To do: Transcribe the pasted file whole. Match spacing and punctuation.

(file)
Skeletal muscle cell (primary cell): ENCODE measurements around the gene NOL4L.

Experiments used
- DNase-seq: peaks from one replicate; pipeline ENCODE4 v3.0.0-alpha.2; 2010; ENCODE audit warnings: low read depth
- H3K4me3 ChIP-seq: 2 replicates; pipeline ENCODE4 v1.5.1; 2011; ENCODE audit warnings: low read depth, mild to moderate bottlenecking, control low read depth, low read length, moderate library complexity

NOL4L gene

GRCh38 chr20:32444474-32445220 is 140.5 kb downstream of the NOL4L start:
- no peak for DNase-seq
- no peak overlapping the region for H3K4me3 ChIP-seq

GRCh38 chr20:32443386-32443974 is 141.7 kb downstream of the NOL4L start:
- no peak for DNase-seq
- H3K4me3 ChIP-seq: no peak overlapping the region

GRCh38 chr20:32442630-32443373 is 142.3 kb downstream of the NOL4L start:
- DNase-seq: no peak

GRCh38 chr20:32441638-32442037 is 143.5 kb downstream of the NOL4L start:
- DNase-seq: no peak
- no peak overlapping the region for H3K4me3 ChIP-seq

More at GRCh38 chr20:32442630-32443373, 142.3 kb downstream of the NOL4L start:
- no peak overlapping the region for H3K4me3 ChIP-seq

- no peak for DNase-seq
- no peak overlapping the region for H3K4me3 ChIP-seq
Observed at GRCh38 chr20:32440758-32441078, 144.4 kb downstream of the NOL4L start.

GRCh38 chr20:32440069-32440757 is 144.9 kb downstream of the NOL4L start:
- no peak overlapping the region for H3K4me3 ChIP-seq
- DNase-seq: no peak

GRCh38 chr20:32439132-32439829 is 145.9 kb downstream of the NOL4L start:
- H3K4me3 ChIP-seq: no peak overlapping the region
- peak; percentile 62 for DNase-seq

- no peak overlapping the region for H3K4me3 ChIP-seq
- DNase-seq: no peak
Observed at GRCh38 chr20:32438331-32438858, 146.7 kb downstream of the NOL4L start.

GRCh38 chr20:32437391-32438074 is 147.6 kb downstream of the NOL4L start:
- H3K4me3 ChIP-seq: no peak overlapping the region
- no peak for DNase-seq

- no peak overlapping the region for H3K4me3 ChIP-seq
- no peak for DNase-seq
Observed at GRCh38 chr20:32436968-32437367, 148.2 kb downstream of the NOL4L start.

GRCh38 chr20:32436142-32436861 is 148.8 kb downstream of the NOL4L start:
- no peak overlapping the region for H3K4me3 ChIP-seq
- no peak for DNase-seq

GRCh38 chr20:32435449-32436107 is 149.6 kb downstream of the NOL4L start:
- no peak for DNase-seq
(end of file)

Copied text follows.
Skeletal muscle cell (primary cell): ENCODE measurements around the gene NOL4L.

Experiments used
- DNase-seq: peaks from one replicate; pipeline ENCODE4 v3.0.0-alpha.2; 2010; ENCODE audit warnings: low read depth
- H3K4me3 ChIP-seq: 2 replicates; pipeline ENCODE4 v1.5.1; 2011; ENCODE audit warnings: low read depth, mild to moderate bottlenecking, control low read depth, low read length, moderate library complexity

NOL4L gene

GRCh38 chr20:32444474-32445220 is 140.5 kb downstream of the NOL4L start:
- no peak for DNase-seq
- no peak overlapping the region for H3K4me3 ChIP-seq

GRCh38 chr20:32443386-32443974 is 141.7 kb downstream of the NOL4L start:
- no peak for DNase-seq
- H3K4me3 ChIP-seq: no peak overlapping the region

GRCh38 chr20:32442630-32443373 is 142.3 kb downstream of the NOL4L start:
- DNase-seq: no peak

GRCh38 chr20:32441638-32442037 is 143.5 kb downstream of the NOL4L start:
- DNase-seq: no peak
- no peak overlapping the region for H3K4me3 ChIP-seq

More at GRCh38 chr20:32442630-32443373, 142.3 kb downstream of the NOL4L start:
- no peak overlapping the region for H3K4me3 ChIP-seq

- no peak for DNase-seq
- no peak overlapping the region for H3K4me3 ChIP-seq
Observed at GRCh38 chr20:32440758-32441078, 144.4 kb downstream of the NOL4L start.

GRCh38 chr20:32440069-32440757 is 144.9 kb downstream of the NOL4L start:
- no peak overlapping the region for H3K4me3 ChIP-seq
- DNase-seq: no peak

GRCh38 chr20:32439132-32439829 is 145.9 kb downstream of the NOL4L start:
- H3K4me3 ChIP-seq: no peak overlapping the region
- peak; percentile 62 for DNase-seq

- no peak overlapping the region for H3K4me3 ChIP-seq
- DNase-seq: no peak
Observed at GRCh38 chr20:32438331-32438858, 146.7 kb downstream of the NOL4L start.

GRCh38 chr20:32437391-32438074 is 147.6 kb downstream of the NOL4L start:
- H3K4me3 ChIP-seq: no peak overlapping the region
- no peak for DNase-seq

- no peak overlapping the region for H3K4me3 ChIP-seq
- no peak for DNase-seq
Observed at GRCh38 chr20:32436968-32437367, 148.2 kb downstream of the NOL4L start.

GRCh38 chr20:32436142-32436861 is 148.8 kb downstream of the NOL4L start:
- no peak overlapping the region for H3K4me3 ChIP-seq
- no peak for DNase-seq

GRCh38 chr20:32435449-32436107 is 149.6 kb downstream of the NOL4L start:
- no peak for DNase-seq